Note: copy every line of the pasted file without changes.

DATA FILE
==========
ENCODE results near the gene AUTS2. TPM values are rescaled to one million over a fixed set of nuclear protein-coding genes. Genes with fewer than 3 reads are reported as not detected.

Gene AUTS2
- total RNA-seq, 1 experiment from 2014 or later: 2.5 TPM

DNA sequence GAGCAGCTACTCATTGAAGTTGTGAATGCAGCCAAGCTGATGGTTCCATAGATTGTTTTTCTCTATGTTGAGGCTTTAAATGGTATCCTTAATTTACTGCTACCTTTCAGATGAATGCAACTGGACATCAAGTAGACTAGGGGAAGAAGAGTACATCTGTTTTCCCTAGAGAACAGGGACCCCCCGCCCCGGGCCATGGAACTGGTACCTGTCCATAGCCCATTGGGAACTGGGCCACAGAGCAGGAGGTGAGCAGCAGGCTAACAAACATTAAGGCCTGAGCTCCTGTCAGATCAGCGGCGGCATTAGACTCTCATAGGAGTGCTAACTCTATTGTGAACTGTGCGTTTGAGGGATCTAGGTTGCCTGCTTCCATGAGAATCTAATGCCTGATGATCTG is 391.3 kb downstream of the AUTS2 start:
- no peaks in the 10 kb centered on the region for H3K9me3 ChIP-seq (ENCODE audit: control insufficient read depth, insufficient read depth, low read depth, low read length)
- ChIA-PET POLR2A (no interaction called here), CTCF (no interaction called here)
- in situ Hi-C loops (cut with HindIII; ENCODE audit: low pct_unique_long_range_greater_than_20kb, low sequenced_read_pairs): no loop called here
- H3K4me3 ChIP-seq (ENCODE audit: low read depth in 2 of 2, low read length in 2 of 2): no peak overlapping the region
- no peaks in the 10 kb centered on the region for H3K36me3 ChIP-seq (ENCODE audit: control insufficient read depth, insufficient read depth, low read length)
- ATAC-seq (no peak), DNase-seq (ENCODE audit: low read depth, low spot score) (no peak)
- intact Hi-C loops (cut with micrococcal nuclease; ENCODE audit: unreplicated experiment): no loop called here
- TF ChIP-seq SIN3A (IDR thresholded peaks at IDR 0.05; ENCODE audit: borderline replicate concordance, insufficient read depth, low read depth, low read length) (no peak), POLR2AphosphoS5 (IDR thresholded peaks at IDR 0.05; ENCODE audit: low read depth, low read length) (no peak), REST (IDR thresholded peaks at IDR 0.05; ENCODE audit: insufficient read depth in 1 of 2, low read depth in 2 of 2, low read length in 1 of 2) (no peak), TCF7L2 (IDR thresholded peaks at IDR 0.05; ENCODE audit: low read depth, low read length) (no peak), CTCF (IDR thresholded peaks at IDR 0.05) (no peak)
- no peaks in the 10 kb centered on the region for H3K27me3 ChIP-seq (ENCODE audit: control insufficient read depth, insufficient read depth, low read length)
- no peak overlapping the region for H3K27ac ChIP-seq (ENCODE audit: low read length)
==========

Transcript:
ENCODE results near the gene AUTS2. TPM values are rescaled to one million over a fixed set of nuclear protein-coding genes. Genes with fewer than 3 reads are reported as not detected.

Gene AUTS2
- total RNA-seq, 1 experiment from 2014 or later: 2.5 TPM

DNA sequence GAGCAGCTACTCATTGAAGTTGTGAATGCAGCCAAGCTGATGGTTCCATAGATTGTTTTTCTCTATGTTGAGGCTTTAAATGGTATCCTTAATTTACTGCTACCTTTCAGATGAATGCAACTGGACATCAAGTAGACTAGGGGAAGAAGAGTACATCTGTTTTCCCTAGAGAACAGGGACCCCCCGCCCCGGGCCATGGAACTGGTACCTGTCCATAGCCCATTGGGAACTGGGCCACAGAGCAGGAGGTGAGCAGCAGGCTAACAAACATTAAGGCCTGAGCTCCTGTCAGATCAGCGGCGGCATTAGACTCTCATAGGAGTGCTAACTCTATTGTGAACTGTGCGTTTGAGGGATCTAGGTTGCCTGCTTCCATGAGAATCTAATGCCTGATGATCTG is 391.3 kb downstream of the AUTS2 start:
- no peaks in the 10 kb centered on the region for H3K9me3 ChIP-seq (ENCODE audit: control insufficient read depth, insufficient read depth, low read depth, low read length)
- ChIA-PET POLR2A (no interaction called here), CTCF (no interaction called here)
- in situ Hi-C loops (cut with HindIII; ENCODE audit: low pct_unique_long_range_greater_than_20kb, low sequenced_read_pairs): no loop called here
- H3K4me3 ChIP-seq (ENCODE audit: low read depth in 2 of 2, low read length in 2 of 2): no peak overlapping the region
- no peaks in the 10 kb centered on the region for H3K36me3 ChIP-seq (ENCODE audit: control insufficient read depth, insufficient read depth, low read length)
- ATAC-seq (no peak), DNase-seq (ENCODE audit: low read depth, low spot score) (no peak)
- intact Hi-C loops (cut with micrococcal nuclease; ENCODE audit: unreplicated experiment): no loop called here
- TF ChIP-seq SIN3A (IDR thresholded peaks at IDR 0.05; ENCODE audit: borderline replicate concordance, insufficient read depth, low read depth, low read length) (no peak), POLR2AphosphoS5 (IDR thresholded peaks at IDR 0.05; ENCODE audit: low read depth, low read length) (no peak), REST (IDR thresholded peaks at IDR 0.05; ENCODE audit: insufficient read depth in 1 of 2, low read depth in 2 of 2, low read length in 1 of 2) (no peak), TCF7L2 (IDR thresholded peaks at IDR 0.05; ENCODE audit: low read depth, low read length) (no peak), CTCF (IDR thresholded peaks at IDR 0.05) (no peak)
- no peaks in the 10 kb centered on the region for H3K27me3 ChIP-seq (ENCODE audit: control insufficient read depth, insufficient read depth, low read length)
- no peak overlapping the region for H3K27ac ChIP-seq (ENCODE audit: low read length)